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AAP’s Mumbai manifesto promises bigger SRA houses

Community representatives had met AAP leaders on Sunday to express their displeasure with the national manifesto.

Mumbai | Updated: April 11, 2014 2:41:06 am

The Aam Aadmi Party (AAP) has promised to increase the minimum size of a house in slum redevelopment schemes (SRA) and social housing projects from the existing 269 sq ft to 450 sq ft. The party has, however, asked for scrapping of the existing builder-centric SRA in favour of a public-public model for all such projects.

Releasing the AAP’s Mumbai manifesto Thursday, activist Medha Patkar, the party’s candidate for Mumbai North Central, said AAP supported regularisation of all slums in Mumbai instead of adhering to the arbitrary cut-off date policy. “The right to shelter is the right of every citizen whether born or residing in Mumbai. We are against free housing but want to promote a participatory approach that gives the slum resident the right to improve or develop his house,” she said.
The party’s city manifesto has come exactly a week after its national manifesto was declared. Mumbai goes to polls on April 24. The manifesto was released by its six Mumbai candidates — Patkar, Mayank Gandhi, Meera Sanyal, Sundar Balakrishnan, Phiroze Palkiwala and Satish Jain.
It insists that all kinds of social housing projects, whether permanent housing or dormitories and rental housing, should be carried out by government institutions such as Maharashtra Housing and Area Development Authority (MHADA). Patkar said her party was not against involving private parties in redevelopment but not at the cost of handing over public land to builders who then rehabilitate shanty dwellers in vertical slums on a small portion of the land and commercially exploit the remaining land. “Such projects should be socially funded, or as in case of the Rajiv Awaas Yojana, involve slum residents bearing a part of the cost in easy installments. Our social movement had submitted a plan for generating 1 crore tenements for public housing through this model,” said Patkar.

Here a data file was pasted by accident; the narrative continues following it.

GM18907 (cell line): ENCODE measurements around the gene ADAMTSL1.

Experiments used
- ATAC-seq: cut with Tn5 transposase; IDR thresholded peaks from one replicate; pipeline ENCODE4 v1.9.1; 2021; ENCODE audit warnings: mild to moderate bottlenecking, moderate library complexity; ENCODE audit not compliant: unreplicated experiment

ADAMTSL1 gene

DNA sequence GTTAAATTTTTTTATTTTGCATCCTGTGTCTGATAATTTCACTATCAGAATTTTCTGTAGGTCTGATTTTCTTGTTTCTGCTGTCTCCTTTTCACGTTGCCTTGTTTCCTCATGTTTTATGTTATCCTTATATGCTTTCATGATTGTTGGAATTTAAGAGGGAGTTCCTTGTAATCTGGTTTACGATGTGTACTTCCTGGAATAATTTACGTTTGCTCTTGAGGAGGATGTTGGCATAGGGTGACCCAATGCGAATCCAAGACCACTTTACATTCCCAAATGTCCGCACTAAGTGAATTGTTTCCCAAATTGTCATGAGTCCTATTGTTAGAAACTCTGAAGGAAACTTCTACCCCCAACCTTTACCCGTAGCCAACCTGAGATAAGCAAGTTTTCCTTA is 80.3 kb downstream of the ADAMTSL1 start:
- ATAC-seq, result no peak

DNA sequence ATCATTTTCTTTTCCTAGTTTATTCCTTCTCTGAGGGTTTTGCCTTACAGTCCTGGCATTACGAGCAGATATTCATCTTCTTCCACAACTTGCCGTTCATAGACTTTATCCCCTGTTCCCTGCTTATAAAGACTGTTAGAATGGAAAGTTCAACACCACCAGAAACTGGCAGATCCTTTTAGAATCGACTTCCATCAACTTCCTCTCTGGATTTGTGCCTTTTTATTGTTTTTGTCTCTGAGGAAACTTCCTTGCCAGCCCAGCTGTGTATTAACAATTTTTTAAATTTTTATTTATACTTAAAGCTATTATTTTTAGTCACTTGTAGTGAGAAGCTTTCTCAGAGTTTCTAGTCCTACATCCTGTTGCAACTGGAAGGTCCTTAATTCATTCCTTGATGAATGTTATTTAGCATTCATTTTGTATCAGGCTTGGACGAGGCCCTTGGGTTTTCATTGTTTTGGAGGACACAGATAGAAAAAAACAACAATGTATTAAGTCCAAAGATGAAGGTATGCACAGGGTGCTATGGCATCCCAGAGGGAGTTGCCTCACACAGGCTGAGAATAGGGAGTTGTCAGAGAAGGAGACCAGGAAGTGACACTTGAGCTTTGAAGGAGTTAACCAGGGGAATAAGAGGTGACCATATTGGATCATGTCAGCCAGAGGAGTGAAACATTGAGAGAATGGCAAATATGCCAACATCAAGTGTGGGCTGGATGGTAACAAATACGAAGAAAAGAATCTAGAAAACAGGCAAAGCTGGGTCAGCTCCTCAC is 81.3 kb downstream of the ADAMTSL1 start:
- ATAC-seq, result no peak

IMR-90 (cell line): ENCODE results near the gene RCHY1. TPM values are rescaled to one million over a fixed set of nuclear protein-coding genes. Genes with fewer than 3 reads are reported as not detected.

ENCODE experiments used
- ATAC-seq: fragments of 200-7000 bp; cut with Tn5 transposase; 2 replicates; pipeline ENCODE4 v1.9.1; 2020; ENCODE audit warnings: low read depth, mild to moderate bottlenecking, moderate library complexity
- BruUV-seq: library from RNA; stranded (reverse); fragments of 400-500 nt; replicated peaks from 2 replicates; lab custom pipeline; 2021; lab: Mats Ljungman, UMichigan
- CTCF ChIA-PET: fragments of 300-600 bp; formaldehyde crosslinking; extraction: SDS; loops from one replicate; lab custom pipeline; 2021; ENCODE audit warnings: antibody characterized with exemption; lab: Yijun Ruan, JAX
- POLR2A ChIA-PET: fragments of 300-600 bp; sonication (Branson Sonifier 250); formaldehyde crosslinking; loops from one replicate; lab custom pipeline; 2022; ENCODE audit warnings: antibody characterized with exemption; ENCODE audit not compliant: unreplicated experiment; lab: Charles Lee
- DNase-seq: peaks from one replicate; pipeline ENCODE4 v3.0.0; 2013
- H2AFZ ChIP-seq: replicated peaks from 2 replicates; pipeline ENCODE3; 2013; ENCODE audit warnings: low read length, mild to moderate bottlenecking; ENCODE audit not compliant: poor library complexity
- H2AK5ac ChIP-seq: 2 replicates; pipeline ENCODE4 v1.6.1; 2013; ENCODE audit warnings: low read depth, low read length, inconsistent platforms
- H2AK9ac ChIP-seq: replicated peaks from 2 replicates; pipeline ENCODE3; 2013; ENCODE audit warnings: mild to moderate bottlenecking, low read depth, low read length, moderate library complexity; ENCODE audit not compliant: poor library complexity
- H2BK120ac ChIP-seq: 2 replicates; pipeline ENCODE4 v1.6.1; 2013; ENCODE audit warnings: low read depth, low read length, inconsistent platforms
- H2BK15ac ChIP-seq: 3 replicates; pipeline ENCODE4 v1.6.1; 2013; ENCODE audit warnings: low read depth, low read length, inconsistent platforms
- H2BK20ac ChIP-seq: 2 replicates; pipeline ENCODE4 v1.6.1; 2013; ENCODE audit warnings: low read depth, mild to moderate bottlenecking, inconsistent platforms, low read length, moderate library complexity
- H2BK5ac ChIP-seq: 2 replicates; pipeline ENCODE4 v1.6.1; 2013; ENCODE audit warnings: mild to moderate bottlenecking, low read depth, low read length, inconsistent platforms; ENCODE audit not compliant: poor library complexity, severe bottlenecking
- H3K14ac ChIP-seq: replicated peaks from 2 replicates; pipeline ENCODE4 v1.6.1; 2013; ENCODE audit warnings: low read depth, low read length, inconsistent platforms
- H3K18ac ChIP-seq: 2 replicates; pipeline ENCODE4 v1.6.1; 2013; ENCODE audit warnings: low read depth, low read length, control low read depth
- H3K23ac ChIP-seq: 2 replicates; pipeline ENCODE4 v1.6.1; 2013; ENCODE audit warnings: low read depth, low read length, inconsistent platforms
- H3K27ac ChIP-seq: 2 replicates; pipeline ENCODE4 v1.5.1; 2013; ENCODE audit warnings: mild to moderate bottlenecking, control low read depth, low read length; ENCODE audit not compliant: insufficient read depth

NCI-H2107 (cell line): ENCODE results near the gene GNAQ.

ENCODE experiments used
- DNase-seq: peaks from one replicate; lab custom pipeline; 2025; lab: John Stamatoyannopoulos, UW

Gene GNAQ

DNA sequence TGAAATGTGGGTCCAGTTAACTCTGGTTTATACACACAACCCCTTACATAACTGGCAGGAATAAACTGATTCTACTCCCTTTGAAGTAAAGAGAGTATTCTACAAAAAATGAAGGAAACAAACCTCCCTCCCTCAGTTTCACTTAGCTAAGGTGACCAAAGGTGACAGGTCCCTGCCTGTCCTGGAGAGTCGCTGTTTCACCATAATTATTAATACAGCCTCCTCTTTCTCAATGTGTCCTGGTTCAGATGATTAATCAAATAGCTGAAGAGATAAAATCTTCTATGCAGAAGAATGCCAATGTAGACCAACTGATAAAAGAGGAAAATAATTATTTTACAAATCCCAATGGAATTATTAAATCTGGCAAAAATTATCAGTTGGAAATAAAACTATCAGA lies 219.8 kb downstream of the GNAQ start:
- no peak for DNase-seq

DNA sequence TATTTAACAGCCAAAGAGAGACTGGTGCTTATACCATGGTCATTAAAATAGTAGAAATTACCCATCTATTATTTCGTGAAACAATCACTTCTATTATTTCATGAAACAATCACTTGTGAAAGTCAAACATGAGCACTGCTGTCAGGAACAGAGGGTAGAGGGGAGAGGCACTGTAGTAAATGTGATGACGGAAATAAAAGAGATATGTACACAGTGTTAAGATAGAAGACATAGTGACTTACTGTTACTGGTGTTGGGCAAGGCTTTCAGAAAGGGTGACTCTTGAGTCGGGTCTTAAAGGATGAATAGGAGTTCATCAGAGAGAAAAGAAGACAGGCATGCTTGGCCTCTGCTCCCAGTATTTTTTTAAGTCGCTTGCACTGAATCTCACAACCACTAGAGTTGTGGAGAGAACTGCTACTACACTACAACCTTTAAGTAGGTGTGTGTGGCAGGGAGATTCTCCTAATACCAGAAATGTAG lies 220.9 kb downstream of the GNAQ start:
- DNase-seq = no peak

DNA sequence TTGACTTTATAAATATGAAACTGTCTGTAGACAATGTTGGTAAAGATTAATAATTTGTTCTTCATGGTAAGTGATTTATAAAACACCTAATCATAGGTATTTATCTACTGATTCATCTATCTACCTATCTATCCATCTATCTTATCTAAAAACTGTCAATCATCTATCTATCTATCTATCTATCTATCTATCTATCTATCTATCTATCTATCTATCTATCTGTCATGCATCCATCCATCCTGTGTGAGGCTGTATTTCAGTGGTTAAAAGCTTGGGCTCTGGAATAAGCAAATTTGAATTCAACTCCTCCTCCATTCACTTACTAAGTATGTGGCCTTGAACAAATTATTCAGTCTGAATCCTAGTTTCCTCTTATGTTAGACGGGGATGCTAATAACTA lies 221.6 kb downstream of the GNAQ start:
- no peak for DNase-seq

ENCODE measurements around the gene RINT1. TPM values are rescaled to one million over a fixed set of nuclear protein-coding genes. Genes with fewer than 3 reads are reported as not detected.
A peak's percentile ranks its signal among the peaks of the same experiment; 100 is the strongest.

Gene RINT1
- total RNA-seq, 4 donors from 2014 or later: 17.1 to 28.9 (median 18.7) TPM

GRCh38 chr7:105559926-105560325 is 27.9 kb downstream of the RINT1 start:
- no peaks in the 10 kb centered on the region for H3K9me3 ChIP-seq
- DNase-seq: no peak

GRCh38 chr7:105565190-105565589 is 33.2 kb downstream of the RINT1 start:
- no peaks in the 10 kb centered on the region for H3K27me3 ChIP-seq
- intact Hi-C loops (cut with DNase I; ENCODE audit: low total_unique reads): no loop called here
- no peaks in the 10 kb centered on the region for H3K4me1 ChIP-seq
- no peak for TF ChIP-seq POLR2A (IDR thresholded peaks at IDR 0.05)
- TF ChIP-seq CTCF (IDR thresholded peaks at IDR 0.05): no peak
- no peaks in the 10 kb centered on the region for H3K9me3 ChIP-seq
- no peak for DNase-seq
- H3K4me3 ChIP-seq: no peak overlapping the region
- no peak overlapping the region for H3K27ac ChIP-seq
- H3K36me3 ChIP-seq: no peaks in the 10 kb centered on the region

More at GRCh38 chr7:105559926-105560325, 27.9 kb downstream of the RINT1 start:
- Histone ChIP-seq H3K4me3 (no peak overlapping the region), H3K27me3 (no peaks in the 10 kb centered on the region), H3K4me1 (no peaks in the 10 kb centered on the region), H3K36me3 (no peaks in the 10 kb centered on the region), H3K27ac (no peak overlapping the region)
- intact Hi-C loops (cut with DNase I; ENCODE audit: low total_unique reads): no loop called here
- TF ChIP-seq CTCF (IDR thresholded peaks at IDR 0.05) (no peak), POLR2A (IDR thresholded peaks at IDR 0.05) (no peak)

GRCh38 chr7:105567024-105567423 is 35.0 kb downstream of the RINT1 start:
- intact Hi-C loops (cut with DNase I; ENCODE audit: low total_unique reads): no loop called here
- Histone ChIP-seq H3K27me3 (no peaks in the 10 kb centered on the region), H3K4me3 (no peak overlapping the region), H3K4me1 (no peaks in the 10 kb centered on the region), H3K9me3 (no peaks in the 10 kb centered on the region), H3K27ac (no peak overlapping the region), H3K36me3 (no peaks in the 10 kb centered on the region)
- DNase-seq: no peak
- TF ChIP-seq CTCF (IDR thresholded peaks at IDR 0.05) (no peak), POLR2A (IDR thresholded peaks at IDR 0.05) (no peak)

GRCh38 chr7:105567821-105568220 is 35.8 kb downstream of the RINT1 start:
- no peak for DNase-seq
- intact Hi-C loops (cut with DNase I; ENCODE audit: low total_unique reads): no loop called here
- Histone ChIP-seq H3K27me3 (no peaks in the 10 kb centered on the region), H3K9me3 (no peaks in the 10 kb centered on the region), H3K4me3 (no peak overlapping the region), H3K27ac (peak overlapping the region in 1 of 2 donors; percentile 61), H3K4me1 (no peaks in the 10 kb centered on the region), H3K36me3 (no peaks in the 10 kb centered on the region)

In addition to the usual fare of enacting the Jan Lokpal Bill, Nagar Raj Bill, opposing polarisation based on caste or religion, full implementation of the Justice Verma Committee recommendations, the manifesto lays emphasis on increasing the government’s role in various sectors. This includes housing, power supply, transport, education and healthcare. Some of the Mumbai-specific issues in the manifesto are protection of open spaces, reworking coastal regulation zone (CRZ) norms and recognising the land rights of indigenous communities such as Kolis, Adivasis and East Indians.

After omission of gay rights in their national manifesto invited the ire of the LGBT (lesbian, gay, bisexual and transgender) community, the AAP has included a separate section declaring its opposition to Section 377 of the Indian Penal Code in its Mumbai manifesto.

In a section on protection of human rights irrespective of caste, gender, religion or sexual orientation, the manifesto spells out that the party is against the state infringing on sexual acts between consulting adults. “The government has no right to interfere in what people do in in their bedrooms and hence the section that criminalises gay sex should be repealed immediately,” said party candidateMayank Gandhi.

The LGBT community has welcomed the move as a “right step”. Community representatives had met AAP leaders on Sunday to express their displeasure with the national manifesto. Pallav Patankar, director of HIV services at Humsafar Trust, said: “We are happy that at least AAP’s Maharashtra team has spelt it out and have not left any ambiguity. They did try to reason that they there were too many issues that were left out of the national manifesto due to constraints of space but our community was extremely vocal about the fact that a party that espouses human rights has to take a stand on a law that marginalises and criminalises homosexuality.”

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